Why so much concern about making mistakes on the FAFSA?

Read almost any college or financial aid related blog during the winter and you’ll see at least one post warning against making a mistake on the FAFSA. Including me; I’ve written about it a couple of times:

Why the big deal about not messing this up?

1. The amount of money at risk is substantial. The FAFSA computes your Expected Family Contribution [EFC], which the colleges use to compute any financial aid, from grants to work-study, to determining how much of a loan could be subsidized vs. unsubsidized. Accidentally include a $450,000 family home in your assets? The parents’ total unprotected assets x 5.64% are included in your ability to pay. There’s a potential $25k mistake.

2.  It’s difficult (impossible?) to know if you’ve made a mistake. My friend, Kim, called a couple of weeks ago as she worked her way through the form and made this point:  how would you know? The math and algorithms involved are complicated, we’ve been led to expect a higher EFC than we’d like to pay, and how could you check it if you did think it was wrong?

Brent Hunsberger, writing about the FAFSA for The Oregonian, says:

“The questions are deceptively simple,” Wagar says. Yet its instructions and behind-the-scenes calculations are as dense as its acronym. Mistakes can costs you hundreds, even thousands of dollars in aid each year. Once the form’s submitted, Wagar added, there’s no easy way to know you made a mistake on it.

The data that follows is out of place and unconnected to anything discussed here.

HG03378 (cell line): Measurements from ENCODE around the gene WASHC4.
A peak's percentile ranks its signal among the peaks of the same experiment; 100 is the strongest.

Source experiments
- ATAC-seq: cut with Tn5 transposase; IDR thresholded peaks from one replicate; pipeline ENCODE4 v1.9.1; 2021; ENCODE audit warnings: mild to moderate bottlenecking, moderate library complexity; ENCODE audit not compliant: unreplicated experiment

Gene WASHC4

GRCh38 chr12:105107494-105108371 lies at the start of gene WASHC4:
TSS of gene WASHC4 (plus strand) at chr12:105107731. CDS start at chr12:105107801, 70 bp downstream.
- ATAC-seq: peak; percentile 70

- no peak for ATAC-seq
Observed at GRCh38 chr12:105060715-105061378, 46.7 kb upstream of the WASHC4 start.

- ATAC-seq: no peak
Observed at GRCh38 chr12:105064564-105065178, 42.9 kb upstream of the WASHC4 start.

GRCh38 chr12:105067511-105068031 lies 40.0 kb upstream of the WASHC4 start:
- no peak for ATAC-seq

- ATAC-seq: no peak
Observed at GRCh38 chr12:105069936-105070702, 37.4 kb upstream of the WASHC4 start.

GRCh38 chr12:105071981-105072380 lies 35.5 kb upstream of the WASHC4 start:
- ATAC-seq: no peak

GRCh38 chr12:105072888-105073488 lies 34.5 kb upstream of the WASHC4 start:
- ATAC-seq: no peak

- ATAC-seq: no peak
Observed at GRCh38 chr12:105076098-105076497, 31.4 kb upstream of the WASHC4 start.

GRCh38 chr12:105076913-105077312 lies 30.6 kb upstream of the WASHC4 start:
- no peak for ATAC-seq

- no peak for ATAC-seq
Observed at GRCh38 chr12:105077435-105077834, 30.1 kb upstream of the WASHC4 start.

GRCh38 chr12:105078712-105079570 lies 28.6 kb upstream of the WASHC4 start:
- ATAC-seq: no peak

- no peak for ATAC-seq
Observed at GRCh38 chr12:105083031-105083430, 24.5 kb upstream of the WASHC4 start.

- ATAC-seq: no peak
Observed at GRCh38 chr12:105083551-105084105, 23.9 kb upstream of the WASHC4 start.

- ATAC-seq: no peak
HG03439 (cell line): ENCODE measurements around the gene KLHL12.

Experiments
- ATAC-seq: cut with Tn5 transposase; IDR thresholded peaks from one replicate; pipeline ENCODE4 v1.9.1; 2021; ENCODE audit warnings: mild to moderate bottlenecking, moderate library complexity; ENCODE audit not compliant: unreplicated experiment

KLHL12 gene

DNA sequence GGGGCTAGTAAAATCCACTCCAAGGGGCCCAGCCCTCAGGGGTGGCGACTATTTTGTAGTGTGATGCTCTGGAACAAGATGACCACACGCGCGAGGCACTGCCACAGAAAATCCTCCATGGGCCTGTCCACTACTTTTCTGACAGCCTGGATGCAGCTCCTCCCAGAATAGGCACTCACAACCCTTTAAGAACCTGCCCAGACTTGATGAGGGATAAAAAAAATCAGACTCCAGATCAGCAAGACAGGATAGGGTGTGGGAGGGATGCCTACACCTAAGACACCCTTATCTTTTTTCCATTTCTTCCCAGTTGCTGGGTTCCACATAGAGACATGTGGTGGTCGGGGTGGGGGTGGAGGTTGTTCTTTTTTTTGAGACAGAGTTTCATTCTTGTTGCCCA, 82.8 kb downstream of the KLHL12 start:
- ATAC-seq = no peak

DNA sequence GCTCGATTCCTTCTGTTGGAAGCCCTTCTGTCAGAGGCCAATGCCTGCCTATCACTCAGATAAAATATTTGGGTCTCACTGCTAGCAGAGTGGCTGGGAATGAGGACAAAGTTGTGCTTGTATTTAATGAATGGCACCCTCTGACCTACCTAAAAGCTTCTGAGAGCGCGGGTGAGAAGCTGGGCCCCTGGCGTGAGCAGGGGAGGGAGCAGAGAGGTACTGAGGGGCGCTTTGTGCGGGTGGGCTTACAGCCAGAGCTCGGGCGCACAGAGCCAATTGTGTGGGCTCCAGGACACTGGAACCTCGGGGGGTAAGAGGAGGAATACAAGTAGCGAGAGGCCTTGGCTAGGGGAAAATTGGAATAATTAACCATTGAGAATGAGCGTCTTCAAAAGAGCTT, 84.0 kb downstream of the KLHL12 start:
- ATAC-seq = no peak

“Even lawyers, Ph.D.s, they screw it up,” said Paula Bishop, a certified public accountant in Bellevue, Wash., who specializes in college planning. “It’s a shame, because some don’t go to college because of it.”

The advice he quoted from financial aid consultants:  Pay attention.

The advice I received from Mod Squad Dad when I thought it was done and wanted to (nay, ached to) submit it late one night:  sleep on it and check it again in the morning.

Good luck on the FAFSA. I’m off to plug real 2011 numbers into my filed-early-with-estimates CollegeBoard Profile.

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2 Comments

Filed under Paying for College

2 responses to “Why so much concern about making mistakes on the FAFSA?

  1. Pingback: Follow-Up: Time to double-check FAFSA and Profile submissions | Dr. StrangeCollege or, How I Learned to Stop Worrying and Love the Journey

  2. Pingback: Follow-Up: Time to double-check FAFSA and Profile submissions | Dr. StrangeCollege or, How I Learned to Stop Worrying and Love the Journey

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